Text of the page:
The Bible often refers to “watchmen” and “watchmen on the wall,” the latter specifically in place to protect Israel in a variety of ways. In our own day, that involves advocacy work.

In the American church, that role is less popular than it used to be. In fact, a watchman for Israel is seen too often as divisive and politically incorrect. Sadly and ironically, the Evangelical community in America is hyper-vigilant about being politically correct. One of those slices of PC is that we must temper our support of Israel. After all, goes the conventional “wisdom,” Israel is not and has not tended enough to the needs and aspirations of the Palestinian people.

Jon in Israel

What though are the aspirations of the Palestinian people? I well remember an interview with a journalist years ago. He was asked what the Syrian people want (in the context of Israel returning the Golan Heights). He said, “Who knows what the Syrian people want? We know what Assad wants.”

So true. I don’t quibble that the Palestinian people probably want their own state. The problem is, the leadership is corrupt and still an enemy of the Jewish people. But until practical leadership emerges among the Palestinians, I believe the two-state solution is a catastrophe waiting to happen.

But I digress.

There are several marvelous pro Israel groups that cater to an evangelical audience. I applaud the wonderful work they do. I do take exception in one area, however.

People “on the right” or “conservative” tend to be less confrontational than their left-wing counterparts. Put another way, one conservative icon once told me that conservatives don’t like to fight.

Correct. For the most part.

That mindset has caused us to shrink from aggressively advocating for Israel, while the so-called “Christian Palestinianists” viciously and relentlessly oppose Israel. They do this through publishing, conferences, and ministry focus.

Some will take issue with my claim that we aren’t advocating aggressively enough for Israel. Let me be more specific.

I am convinced that a huge key to advocating for Israel in the church is to name names of those who oppose God’s people. Most if not all of my compatriots disagree.

Two years ago, two large pro Israel groups asked me to write an article for them, outlining the problems with the erosion of support for Israel in the church. This necessarily involves naming ministry names, etc.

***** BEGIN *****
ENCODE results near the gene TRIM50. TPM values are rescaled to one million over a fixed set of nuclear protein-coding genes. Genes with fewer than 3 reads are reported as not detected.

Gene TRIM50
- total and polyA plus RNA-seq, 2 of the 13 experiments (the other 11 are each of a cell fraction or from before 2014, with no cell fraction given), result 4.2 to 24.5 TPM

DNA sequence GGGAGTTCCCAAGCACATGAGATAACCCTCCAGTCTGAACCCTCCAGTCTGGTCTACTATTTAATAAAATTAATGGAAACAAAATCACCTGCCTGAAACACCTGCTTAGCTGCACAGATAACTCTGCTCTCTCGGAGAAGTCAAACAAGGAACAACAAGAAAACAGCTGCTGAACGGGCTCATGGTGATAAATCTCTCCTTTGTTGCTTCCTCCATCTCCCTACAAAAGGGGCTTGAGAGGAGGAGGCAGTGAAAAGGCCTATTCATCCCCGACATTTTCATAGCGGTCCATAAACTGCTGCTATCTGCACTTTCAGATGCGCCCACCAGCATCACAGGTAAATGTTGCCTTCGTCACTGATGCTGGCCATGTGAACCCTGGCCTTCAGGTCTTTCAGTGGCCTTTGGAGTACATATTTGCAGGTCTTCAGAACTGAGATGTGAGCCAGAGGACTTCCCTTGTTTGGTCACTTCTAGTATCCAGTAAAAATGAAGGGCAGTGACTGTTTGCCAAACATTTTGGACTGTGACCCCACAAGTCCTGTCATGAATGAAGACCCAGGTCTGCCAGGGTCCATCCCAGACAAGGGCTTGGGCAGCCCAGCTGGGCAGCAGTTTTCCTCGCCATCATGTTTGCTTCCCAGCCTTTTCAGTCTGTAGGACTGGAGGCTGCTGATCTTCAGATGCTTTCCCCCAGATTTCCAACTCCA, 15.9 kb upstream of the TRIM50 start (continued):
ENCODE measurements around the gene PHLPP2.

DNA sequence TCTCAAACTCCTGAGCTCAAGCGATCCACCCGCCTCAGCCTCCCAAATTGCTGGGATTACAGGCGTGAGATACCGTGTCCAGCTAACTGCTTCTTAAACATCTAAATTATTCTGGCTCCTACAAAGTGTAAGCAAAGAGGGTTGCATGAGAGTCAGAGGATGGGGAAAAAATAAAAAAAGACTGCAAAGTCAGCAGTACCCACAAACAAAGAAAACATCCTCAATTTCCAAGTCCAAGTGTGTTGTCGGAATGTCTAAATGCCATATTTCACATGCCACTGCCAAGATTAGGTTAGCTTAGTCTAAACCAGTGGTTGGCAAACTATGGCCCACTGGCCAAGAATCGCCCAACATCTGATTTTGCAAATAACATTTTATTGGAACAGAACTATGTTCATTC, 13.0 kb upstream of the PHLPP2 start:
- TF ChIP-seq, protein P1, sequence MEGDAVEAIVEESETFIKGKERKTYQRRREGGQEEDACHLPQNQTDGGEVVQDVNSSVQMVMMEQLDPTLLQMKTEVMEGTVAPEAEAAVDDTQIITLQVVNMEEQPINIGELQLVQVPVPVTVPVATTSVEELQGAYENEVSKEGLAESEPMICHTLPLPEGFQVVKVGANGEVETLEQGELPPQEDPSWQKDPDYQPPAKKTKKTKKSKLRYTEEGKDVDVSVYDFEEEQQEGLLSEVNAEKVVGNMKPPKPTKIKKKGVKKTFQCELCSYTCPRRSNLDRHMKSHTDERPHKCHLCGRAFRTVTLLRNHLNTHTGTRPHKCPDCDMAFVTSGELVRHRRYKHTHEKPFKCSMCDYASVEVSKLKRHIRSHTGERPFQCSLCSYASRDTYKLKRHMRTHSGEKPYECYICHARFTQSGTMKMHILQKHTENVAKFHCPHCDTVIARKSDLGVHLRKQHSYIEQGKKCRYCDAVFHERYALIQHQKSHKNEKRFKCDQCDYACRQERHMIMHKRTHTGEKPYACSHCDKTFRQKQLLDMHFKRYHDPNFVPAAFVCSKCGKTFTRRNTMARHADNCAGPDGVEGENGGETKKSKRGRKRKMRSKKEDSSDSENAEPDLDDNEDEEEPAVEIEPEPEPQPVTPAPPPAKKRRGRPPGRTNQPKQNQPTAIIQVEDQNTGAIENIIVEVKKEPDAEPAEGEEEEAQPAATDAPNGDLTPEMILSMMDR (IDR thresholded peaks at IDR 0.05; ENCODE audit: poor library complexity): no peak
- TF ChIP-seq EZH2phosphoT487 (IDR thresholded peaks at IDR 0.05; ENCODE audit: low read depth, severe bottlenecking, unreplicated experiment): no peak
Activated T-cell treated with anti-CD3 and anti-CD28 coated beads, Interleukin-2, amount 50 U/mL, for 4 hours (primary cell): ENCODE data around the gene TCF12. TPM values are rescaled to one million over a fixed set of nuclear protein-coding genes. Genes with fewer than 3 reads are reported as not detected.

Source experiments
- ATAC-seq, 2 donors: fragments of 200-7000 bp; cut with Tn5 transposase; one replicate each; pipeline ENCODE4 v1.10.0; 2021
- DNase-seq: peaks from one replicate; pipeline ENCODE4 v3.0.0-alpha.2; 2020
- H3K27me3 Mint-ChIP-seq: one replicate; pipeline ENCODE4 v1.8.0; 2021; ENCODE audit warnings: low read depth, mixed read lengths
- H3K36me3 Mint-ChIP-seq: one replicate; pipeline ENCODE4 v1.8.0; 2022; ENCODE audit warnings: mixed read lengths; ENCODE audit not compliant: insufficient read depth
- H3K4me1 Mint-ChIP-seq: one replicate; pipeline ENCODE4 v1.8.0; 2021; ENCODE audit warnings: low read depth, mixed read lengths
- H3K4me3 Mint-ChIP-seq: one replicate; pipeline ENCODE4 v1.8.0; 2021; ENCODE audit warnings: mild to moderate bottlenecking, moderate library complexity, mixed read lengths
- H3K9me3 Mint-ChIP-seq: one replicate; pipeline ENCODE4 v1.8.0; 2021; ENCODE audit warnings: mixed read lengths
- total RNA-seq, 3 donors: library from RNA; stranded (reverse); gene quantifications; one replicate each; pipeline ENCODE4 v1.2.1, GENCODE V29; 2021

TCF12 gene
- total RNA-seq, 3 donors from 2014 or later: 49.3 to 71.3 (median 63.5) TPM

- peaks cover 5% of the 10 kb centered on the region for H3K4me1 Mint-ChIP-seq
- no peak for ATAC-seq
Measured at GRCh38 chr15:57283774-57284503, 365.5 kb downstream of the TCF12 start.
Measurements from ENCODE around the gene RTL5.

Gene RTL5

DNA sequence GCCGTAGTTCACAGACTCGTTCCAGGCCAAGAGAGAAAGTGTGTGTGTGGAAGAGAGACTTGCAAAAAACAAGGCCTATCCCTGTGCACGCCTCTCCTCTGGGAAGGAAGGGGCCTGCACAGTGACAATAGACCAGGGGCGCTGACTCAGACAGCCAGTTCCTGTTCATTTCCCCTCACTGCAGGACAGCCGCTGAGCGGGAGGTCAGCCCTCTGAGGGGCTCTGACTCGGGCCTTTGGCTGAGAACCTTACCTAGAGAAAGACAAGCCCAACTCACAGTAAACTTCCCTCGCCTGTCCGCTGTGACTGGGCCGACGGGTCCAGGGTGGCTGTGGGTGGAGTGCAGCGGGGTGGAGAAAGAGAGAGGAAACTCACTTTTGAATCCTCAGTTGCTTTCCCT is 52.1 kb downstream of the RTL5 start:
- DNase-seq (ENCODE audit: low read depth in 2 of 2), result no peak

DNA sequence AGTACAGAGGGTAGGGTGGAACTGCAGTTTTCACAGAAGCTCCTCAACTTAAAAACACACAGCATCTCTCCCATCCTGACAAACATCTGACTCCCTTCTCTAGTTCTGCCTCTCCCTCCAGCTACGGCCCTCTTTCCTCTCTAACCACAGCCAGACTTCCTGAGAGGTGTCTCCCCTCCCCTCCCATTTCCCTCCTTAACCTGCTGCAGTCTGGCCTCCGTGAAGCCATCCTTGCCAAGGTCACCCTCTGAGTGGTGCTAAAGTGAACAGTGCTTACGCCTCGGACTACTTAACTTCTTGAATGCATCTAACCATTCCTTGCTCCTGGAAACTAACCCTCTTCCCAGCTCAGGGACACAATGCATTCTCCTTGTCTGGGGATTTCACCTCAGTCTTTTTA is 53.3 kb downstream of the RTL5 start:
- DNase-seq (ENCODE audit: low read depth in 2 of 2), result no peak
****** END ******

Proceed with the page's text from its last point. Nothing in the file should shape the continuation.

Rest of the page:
I was shocked (I could still be shocked then) that both groups passed on the articles I submitted. Keep in mind, they came to me. Both told me that in essence, the articles were too “hot.”

This mindset is why we are seeing an erosion of support for Israel. To shine a light on Lynne Hybels’ advocacy for the Palestinians (she masks it with her “pro, pro, pro” clap-trap) is to poke the eye of the monolithic Willow Creek Association. To point out Russell Moore’s social progressive agenda, and his silence about Israel is to incur the wrath of his friends in the Southern Baptist Convention. Citing the anti-Israel writings of Millennial leaders like Cameron Strang and Donald Miller invites criticism from their followers. Pointing out the anti-Israel stance of World Vision brings out those who accuse me of opposing relief efforts for the poor.

That last point, of course, is classic deflection. I don’t oppose helping the poor in other countries. I do oppose WV’s opposition of the Jewish state.

Until we are willing to expose the villains in this drama, things will continue as they are.

Within one more generation, support for Israel in America will look very different from its predecessors.

And we wonder whether certain prophetic passages in the Hebrew Scriptures are meant for our time?

For I will gather all nations against Jerusalem to battle; and the city shall be taken, and the houses rifled, and the women ravished; and half of the city shall go forth into captivity, and the residue of the people shall not be cut off from the city.

Then shall the Lord go forth, and fight against those nations, as when he fought in the day of battle. (Zechariah 14:2,3)

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